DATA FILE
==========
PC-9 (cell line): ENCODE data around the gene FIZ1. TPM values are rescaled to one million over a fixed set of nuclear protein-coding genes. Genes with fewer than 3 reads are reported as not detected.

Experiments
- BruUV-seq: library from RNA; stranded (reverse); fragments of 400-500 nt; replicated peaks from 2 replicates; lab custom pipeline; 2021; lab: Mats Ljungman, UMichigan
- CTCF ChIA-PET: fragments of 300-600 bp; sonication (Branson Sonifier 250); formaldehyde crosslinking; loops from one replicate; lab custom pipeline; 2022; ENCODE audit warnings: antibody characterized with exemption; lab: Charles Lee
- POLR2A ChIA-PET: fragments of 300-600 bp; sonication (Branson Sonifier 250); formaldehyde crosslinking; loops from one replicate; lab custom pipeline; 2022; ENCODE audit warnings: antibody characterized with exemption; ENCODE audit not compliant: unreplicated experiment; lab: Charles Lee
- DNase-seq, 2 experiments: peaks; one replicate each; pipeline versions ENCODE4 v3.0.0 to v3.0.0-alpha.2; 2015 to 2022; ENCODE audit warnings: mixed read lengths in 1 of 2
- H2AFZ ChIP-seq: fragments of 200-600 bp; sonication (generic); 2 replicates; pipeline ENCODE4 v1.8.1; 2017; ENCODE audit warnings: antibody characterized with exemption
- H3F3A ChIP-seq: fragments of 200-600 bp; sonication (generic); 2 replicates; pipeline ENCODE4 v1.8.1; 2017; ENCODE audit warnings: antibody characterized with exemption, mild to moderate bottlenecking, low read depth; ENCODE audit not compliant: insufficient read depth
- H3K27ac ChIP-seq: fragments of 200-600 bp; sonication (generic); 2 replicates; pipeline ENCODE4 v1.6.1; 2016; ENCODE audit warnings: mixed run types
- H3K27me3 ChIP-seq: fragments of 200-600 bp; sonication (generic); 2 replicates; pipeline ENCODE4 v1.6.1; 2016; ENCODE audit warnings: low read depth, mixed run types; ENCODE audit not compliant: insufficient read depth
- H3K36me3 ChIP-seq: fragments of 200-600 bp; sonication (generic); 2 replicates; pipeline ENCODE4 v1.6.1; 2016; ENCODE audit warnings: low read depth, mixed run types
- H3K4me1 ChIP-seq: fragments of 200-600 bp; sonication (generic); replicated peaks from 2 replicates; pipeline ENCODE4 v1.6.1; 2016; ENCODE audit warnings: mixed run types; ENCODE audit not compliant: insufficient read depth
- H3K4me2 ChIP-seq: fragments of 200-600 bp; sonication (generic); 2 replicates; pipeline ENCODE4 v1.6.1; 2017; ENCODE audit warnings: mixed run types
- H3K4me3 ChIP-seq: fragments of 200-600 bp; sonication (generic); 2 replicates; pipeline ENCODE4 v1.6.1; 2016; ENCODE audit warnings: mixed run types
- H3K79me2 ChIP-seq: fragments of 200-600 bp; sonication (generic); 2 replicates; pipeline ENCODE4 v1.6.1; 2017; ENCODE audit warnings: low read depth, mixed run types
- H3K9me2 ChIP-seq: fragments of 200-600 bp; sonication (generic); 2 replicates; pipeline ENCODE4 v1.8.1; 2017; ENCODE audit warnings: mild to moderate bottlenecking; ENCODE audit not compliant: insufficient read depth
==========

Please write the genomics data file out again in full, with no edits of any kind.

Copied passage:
PC-9 (cell line): ENCODE data around the gene FIZ1. TPM values are rescaled to one million over a fixed set of nuclear protein-coding genes. Genes with fewer than 3 reads are reported as not detected.

Experiments
- BruUV-seq: library from RNA; stranded (reverse); fragments of 400-500 nt; replicated peaks from 2 replicates; lab custom pipeline; 2021; lab: Mats Ljungman, UMichigan
- CTCF ChIA-PET: fragments of 300-600 bp; sonication (Branson Sonifier 250); formaldehyde crosslinking; loops from one replicate; lab custom pipeline; 2022; ENCODE audit warnings: antibody characterized with exemption; lab: Charles Lee
- POLR2A ChIA-PET: fragments of 300-600 bp; sonication (Branson Sonifier 250); formaldehyde crosslinking; loops from one replicate; lab custom pipeline; 2022; ENCODE audit warnings: antibody characterized with exemption; ENCODE audit not compliant: unreplicated experiment; lab: Charles Lee
- DNase-seq, 2 experiments: peaks; one replicate each; pipeline versions ENCODE4 v3.0.0 to v3.0.0-alpha.2; 2015 to 2022; ENCODE audit warnings: mixed read lengths in 1 of 2
- H2AFZ ChIP-seq: fragments of 200-600 bp; sonication (generic); 2 replicates; pipeline ENCODE4 v1.8.1; 2017; ENCODE audit warnings: antibody characterized with exemption
- H3F3A ChIP-seq: fragments of 200-600 bp; sonication (generic); 2 replicates; pipeline ENCODE4 v1.8.1; 2017; ENCODE audit warnings: antibody characterized with exemption, mild to moderate bottlenecking, low read depth; ENCODE audit not compliant: insufficient read depth
- H3K27ac ChIP-seq: fragments of 200-600 bp; sonication (generic); 2 replicates; pipeline ENCODE4 v1.6.1; 2016; ENCODE audit warnings: mixed run types
- H3K27me3 ChIP-seq: fragments of 200-600 bp; sonication (generic); 2 replicates; pipeline ENCODE4 v1.6.1; 2016; ENCODE audit warnings: low read depth, mixed run types; ENCODE audit not compliant: insufficient read depth
- H3K36me3 ChIP-seq: fragments of 200-600 bp; sonication (generic); 2 replicates; pipeline ENCODE4 v1.6.1; 2016; ENCODE audit warnings: low read depth, mixed run types
- H3K4me1 ChIP-seq: fragments of 200-600 bp; sonication (generic); replicated peaks from 2 replicates; pipeline ENCODE4 v1.6.1; 2016; ENCODE audit warnings: mixed run types; ENCODE audit not compliant: insufficient read depth
- H3K4me2 ChIP-seq: fragments of 200-600 bp; sonication (generic); 2 replicates; pipeline ENCODE4 v1.6.1; 2017; ENCODE audit warnings: mixed run types
- H3K4me3 ChIP-seq: fragments of 200-600 bp; sonication (generic); 2 replicates; pipeline ENCODE4 v1.6.1; 2016; ENCODE audit warnings: mixed run types
- H3K79me2 ChIP-seq: fragments of 200-600 bp; sonication (generic); 2 replicates; pipeline ENCODE4 v1.6.1; 2017; ENCODE audit warnings: low read depth, mixed run types
- H3K9me2 ChIP-seq: fragments of 200-600 bp; sonication (generic); 2 replicates; pipeline ENCODE4 v1.8.1; 2017; ENCODE audit warnings: mild to moderate bottlenecking; ENCODE audit not compliant: insufficient read depth